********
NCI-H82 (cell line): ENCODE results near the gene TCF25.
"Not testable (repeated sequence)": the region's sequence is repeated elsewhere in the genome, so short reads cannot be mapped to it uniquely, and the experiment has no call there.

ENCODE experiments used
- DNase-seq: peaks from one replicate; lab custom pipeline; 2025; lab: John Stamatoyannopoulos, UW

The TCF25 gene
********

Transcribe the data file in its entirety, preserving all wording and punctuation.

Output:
NCI-H82 (cell line): ENCODE results near the gene TCF25.
"Not testable (repeated sequence)": the region's sequence is repeated elsewhere in the genome, so short reads cannot be mapped to it uniquely, and the experiment has no call there.

ENCODE experiments used
- DNase-seq: peaks from one replicate; lab custom pipeline; 2025; lab: John Stamatoyannopoulos, UW

The TCF25 gene